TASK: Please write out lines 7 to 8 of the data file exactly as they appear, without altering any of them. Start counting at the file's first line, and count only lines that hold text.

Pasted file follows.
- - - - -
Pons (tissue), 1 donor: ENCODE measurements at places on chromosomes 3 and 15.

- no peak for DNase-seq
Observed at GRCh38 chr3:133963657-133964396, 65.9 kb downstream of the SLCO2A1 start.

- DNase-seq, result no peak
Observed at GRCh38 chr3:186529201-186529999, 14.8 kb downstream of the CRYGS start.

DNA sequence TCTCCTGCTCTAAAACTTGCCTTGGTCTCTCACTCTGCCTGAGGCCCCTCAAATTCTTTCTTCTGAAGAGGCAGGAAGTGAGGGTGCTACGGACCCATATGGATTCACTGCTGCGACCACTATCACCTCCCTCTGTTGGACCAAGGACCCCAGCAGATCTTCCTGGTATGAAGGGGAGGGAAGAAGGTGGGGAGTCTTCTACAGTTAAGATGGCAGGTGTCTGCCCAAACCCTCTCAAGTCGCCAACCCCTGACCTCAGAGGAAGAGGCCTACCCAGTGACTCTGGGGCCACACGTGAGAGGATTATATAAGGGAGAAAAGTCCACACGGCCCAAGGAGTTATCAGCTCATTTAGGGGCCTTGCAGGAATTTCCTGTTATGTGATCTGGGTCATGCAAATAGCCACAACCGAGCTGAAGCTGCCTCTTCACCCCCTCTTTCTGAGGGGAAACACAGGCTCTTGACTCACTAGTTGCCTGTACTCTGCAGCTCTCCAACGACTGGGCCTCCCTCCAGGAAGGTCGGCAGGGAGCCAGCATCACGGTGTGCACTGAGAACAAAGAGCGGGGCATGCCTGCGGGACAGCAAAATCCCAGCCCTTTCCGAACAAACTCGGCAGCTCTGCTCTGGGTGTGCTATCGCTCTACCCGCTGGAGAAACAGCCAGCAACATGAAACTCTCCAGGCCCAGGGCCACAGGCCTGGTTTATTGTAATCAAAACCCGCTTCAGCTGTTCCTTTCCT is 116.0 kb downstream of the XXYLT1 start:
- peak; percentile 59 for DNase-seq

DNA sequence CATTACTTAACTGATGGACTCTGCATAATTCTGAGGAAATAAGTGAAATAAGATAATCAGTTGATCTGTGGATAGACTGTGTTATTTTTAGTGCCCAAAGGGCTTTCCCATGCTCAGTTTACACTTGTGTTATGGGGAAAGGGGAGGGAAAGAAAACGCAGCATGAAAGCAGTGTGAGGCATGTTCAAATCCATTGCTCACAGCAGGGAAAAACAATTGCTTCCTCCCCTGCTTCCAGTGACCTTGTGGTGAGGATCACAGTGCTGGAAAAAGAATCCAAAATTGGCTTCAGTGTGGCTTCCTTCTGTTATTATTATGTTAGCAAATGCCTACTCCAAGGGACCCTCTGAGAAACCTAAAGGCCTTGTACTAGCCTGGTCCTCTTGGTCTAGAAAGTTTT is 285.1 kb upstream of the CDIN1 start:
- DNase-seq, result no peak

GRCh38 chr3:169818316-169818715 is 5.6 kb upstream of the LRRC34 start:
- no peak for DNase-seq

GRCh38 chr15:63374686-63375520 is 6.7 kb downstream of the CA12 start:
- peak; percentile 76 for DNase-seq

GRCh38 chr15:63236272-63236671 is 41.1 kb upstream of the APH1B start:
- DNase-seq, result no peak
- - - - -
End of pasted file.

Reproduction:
- peak; percentile 59 for DNase-seq

DNA sequence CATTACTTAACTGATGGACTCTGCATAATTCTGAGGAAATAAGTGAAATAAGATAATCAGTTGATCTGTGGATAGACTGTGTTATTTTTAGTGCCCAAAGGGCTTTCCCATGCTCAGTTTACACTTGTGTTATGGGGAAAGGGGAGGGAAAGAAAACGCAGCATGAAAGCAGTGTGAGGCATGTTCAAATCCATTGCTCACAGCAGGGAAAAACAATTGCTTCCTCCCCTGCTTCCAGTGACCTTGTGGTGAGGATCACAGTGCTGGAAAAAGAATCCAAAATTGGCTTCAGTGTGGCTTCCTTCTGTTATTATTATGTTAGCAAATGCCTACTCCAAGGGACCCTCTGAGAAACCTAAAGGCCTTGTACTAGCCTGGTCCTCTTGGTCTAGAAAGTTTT is 285.1 kb upstream of the CDIN1 start: